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Old 06-17-2012, 07:28 AM   #21
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I go with Wellington and Reit Index. Then take the distributions for tax free income and keep it forever with no minimum distributions down the road. DW's plan is the same with Wellesley, High Yld Corp and High Dividend Yld.
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Old 06-17-2012, 09:34 AM   #22
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A Roth IRA is precious future tax-free space. I do not want my Roth IRA invested in the most aggressive equities all the time. Sure, they should have the highest return, but guess what? -> They also tend to have the biggest losses.

Take a look at the Emerging Markets index fund performance was for a few years:
2008 -53%
2009 +76%
2010 +19%
2011 -19%

So if you are prepared for your Roth IRA to lose more than 50% of its value just when you need it, then go ahead and put those risky equities in it. OTOH, a mixture of equities and fixed income might be best.

Or you could get more complicated: When you think equities are overvalued, make a double switch: Put your fixed income in a Roth and switch a corresponding amount in your Traditional into equities. And when you think equities are undervalued, fill up your Roth with equities and put your fixed income in your traditional. If you don't have an idea of over-/under- value-ness, then put a mixture of equities and fixed income in your Roth.

You may call this market timing, but note that you are not changing your portfolio's ratio of stocks to bonds. Instead you are just rearranging where your assets are in your various accounts. If you are wrong, then not much damage can be done, but if you are right, then maybe you reduce your future taxes in a big way.
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Old 06-17-2012, 10:27 AM   #23
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Originally Posted by LOL! View Post

Or you could get more complicated: When you think equities are overvalued, make a double switch: Put your fixed income in a Roth and switch a corresponding amount in your Traditional into equities. And when you think equities are undervalued, fill up your Roth with equities and put your fixed income in your traditional. If you don't have an idea of over-/under- value-ness, then put a mixture of equities and fixed income in your Roth.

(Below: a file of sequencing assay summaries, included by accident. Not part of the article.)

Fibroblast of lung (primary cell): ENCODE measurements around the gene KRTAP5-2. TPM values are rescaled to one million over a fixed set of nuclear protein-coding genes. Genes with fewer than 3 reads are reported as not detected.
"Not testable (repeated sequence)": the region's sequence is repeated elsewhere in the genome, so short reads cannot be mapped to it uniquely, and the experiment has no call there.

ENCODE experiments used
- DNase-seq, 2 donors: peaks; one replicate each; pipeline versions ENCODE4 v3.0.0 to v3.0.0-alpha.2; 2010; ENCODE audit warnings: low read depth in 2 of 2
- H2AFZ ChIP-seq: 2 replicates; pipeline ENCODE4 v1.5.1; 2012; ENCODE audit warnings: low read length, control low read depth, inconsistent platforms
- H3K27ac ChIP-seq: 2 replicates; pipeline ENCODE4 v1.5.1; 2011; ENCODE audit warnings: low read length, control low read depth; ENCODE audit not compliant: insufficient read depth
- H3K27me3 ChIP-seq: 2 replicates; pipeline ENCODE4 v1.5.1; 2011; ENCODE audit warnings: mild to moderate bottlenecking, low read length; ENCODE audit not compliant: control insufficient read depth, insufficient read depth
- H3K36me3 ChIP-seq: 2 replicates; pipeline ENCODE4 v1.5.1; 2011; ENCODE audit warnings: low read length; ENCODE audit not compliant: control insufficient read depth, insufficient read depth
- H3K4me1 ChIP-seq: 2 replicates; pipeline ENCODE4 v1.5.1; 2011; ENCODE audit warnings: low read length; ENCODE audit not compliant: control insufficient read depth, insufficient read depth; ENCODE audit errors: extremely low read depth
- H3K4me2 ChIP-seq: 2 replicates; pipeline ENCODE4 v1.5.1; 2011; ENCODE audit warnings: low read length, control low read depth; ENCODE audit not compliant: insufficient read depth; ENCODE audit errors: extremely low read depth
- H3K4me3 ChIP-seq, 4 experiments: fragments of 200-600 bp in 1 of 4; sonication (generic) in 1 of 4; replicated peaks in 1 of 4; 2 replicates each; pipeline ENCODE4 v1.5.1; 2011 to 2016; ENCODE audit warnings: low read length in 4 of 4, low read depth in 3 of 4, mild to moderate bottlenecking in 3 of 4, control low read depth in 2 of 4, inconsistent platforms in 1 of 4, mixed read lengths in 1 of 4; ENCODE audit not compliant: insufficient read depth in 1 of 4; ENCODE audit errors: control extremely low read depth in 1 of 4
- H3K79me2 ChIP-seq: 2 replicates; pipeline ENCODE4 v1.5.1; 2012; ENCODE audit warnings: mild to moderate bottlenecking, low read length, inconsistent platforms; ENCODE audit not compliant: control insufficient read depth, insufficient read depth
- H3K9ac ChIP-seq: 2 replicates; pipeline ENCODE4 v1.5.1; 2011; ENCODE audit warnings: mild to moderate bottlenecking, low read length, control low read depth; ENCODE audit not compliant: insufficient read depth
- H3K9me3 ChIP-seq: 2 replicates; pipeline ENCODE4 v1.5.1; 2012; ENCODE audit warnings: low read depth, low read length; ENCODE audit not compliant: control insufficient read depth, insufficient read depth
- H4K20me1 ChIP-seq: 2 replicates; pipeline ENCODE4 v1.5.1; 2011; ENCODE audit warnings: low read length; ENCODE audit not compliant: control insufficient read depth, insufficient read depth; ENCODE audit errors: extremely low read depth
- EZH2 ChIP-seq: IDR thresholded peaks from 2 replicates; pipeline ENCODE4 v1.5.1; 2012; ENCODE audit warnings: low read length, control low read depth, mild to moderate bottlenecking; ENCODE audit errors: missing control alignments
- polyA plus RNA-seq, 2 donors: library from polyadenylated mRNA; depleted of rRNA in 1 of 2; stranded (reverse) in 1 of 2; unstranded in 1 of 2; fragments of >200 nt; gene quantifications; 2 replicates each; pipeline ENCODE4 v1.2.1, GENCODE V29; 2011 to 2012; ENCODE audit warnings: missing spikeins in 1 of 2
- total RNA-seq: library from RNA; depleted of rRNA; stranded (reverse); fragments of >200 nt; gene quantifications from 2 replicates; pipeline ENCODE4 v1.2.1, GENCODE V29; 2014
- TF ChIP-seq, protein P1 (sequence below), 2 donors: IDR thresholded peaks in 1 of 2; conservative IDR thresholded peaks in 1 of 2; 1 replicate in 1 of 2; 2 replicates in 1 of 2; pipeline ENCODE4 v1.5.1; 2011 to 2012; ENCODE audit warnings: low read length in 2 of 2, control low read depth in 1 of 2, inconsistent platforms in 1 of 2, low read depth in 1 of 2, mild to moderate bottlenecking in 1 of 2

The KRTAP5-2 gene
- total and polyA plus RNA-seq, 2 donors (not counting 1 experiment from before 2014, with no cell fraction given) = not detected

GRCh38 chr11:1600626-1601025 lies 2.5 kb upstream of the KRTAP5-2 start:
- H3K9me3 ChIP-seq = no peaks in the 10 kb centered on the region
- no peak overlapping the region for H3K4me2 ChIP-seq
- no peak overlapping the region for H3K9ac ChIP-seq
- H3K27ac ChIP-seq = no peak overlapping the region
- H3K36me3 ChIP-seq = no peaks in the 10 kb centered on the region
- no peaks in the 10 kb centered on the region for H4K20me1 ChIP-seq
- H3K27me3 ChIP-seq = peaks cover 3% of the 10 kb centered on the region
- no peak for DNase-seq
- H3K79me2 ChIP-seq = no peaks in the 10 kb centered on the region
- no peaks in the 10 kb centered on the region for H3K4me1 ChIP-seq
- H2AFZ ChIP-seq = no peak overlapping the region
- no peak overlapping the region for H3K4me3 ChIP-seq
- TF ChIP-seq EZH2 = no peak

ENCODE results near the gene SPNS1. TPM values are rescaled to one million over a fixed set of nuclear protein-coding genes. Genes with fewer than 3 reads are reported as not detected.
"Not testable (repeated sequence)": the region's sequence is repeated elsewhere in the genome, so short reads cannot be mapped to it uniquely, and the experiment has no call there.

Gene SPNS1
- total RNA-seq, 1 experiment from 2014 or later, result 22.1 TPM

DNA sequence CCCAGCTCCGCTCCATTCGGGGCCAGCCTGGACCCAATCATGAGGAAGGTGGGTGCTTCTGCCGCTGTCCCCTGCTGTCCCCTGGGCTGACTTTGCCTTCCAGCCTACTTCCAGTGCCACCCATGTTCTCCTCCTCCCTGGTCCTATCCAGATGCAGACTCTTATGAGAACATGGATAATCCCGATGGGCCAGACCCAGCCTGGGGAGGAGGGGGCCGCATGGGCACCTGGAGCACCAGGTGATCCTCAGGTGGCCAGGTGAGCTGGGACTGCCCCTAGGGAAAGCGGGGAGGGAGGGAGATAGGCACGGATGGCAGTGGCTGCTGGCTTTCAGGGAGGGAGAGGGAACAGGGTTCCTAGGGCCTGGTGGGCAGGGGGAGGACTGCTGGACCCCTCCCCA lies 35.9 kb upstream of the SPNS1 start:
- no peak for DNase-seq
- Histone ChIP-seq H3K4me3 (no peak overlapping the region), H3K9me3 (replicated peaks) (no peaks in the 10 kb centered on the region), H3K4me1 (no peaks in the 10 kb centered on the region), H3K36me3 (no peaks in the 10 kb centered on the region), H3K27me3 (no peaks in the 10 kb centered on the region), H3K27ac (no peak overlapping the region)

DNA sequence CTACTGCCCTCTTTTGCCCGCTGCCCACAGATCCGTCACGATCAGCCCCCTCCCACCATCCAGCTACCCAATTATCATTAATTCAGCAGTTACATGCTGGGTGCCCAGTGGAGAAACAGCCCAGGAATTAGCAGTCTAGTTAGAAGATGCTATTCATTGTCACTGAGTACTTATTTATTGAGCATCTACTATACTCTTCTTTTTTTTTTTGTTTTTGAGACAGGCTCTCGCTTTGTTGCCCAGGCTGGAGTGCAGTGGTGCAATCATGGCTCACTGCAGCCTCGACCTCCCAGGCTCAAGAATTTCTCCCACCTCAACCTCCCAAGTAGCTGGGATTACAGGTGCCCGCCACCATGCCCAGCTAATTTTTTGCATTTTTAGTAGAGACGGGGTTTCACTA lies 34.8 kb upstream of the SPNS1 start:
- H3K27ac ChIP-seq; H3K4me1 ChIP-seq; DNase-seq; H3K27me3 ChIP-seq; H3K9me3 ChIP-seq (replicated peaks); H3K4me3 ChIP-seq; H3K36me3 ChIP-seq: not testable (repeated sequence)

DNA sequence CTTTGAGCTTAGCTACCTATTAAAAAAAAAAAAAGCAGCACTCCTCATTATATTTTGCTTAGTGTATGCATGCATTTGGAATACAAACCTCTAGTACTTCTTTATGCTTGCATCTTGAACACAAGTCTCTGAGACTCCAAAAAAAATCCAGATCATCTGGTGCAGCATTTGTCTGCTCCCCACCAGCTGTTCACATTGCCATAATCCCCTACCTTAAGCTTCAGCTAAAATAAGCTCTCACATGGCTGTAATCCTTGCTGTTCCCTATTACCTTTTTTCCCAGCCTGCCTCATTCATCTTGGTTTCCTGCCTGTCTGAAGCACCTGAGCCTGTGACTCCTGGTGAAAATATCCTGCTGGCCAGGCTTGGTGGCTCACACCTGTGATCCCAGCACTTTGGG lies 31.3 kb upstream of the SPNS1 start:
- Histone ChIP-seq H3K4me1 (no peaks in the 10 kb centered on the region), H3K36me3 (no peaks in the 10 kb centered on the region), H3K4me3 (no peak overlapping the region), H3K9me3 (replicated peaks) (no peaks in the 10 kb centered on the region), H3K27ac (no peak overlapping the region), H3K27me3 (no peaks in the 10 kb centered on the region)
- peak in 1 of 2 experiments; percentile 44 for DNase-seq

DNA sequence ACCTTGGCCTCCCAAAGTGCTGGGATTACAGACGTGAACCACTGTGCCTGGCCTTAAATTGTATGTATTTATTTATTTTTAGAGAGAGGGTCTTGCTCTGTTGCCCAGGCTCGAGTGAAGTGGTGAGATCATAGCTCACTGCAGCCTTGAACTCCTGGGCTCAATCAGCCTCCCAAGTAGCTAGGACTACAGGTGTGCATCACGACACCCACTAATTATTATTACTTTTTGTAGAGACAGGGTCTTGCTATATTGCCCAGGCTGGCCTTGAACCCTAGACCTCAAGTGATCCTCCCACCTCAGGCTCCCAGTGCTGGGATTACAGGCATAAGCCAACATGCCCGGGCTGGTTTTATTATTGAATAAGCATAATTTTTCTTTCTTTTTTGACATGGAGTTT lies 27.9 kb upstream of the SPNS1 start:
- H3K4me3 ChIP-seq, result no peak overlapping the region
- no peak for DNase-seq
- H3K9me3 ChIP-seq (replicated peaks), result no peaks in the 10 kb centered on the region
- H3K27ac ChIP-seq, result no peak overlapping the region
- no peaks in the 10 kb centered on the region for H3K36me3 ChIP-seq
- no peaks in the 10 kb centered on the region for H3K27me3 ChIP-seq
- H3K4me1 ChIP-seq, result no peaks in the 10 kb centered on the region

You may call this market timing, but note that you are not changing your portfolio's ratio of stocks to bonds. Instead you are just rearranging where your assets are in your various accounts. If you are wrong, then not much damage can be done, but if you are right, then maybe you reduce your future taxes in a big way.
That's an interesting idea. You're right, it's a very limited form of market timing, to try to reduce taxes.

Another reason I keep income producers in my Roth and regular IRA is so that I can convert more of my IRA to Roth under the 15% cap. Once it's all converted I may switch strategies.

One other idea, if you've just converted to a Roth, that's an ideal time to take the most risk. If it pays off, you don't pay taxes on the gain. If it loses, you can recharactertize and get the taxes you paid on the conversion back. The idea is to convert again as soon as you can (watch out for restrictions on how quickly you can convert again), and you'll likely be converting less and therefore pay less in taxes. So, no taxes on a gain, but a tax break on a loss. Recharacterizing is not simple, so try to understand it as best you can before doing it. Just for example, if you convert to a single Roth account, and buy 2 different investments, one that does poorly and one that does great, you can't recharacterize just the bad investment. And I'm not even sure what happens if you convert to an existing Roth.
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Old 06-17-2012, 04:52 PM   #24
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So if you are prepared for your Roth IRA to lose more than 50% of its value just when you need it, then go ahead and put those risky equities in it.
The obvious critique here is that you haven't identified a problem with putting equities into a Roth, you've identified the well known problem of relying on a long-term asset class to fund an immediate need.

Unless you think equities are going down and staying down, I don't see greater equity price volatility as a reason to avoid putting them in a ROTH.

I agree, though that if you think equities are totally overvalued, like in 2000, its better to have them in a taxable account than in your Roth. Better still not to own them at all.
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